Short stuff: Health roundup
Do your children need a daily vitamin supplement? If they’re already taking one, chances are they don’t.
A report in the Archives of Pediatrics & Adolescent Medicine found that about a third of the 10,000 children studied took a vitamin each day. Yet most of these children had access to health care, ate healthy diets and got lots of physical activity—all indications that they were getting enough vitamins and minerals without needing a supplement.
Those children who did not take a daily supplement, however, tended to be from lower-income homes, had poorer diets and had more of a medical need for vitamin supplements.
Dr. Timothy Wall, a Naperville pediatrician who works with the Illinois chapter of the American Association of Pediatrics, says food—not supplements—is a much more complete way for kids to obtain their vitamins and minerals.
"There isn’t harm in taking (a supplement) if it’s in moderation," he says. "My concern is that parents who do give vitamins would be lulled into giving up trying to offer a good diet to their child."
That means parents must get back to basics: encouraging their children to eat a colorful variety of fruits and vegetables and plenty of dairy products.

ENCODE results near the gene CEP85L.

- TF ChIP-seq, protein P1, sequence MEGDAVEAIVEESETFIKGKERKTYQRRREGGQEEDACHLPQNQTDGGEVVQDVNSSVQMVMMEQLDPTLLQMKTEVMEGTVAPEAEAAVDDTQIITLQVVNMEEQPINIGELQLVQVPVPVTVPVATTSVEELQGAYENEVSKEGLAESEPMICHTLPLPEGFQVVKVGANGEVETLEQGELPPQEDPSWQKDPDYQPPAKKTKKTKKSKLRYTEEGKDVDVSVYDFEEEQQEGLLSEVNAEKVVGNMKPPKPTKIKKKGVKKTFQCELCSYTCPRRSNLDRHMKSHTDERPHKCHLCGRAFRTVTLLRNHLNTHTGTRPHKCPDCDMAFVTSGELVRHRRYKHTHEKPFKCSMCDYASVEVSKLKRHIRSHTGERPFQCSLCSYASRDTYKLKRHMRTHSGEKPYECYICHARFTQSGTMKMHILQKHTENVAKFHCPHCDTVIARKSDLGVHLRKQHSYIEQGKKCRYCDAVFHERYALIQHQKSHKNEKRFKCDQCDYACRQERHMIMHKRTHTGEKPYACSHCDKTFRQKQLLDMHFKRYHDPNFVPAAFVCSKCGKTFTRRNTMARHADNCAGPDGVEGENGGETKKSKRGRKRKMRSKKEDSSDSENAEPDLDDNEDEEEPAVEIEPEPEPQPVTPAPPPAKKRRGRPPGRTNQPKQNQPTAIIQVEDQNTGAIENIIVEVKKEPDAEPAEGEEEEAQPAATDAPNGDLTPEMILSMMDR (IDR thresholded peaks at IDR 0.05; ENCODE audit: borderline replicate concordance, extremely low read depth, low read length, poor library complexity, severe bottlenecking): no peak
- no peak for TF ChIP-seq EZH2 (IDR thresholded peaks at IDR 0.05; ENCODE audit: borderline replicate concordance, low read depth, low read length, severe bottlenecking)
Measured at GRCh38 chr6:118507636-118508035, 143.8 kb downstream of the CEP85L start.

The only exception, Wall says, may be vitamin D. While older children can get the AAP daily recommended amount by drinking 1 quart of milk a day, parents may want to ask their pediatrician about vitamin D supplements if their kids don’t consume enough dairy products.
Energy drinks not for kids
Ever wonder how to keep young athletes hydrated as temperatures rise? Water is always the first choice, says Children Memorial Hospital’s Dr. Rebecca Carl, but sports drinks are a reasonable alternative.
What not to hand your sweaty player? Energy drinks. Carl says giving extra caffeine to a child who already has increased their heart rate through physical activity is never a good idea.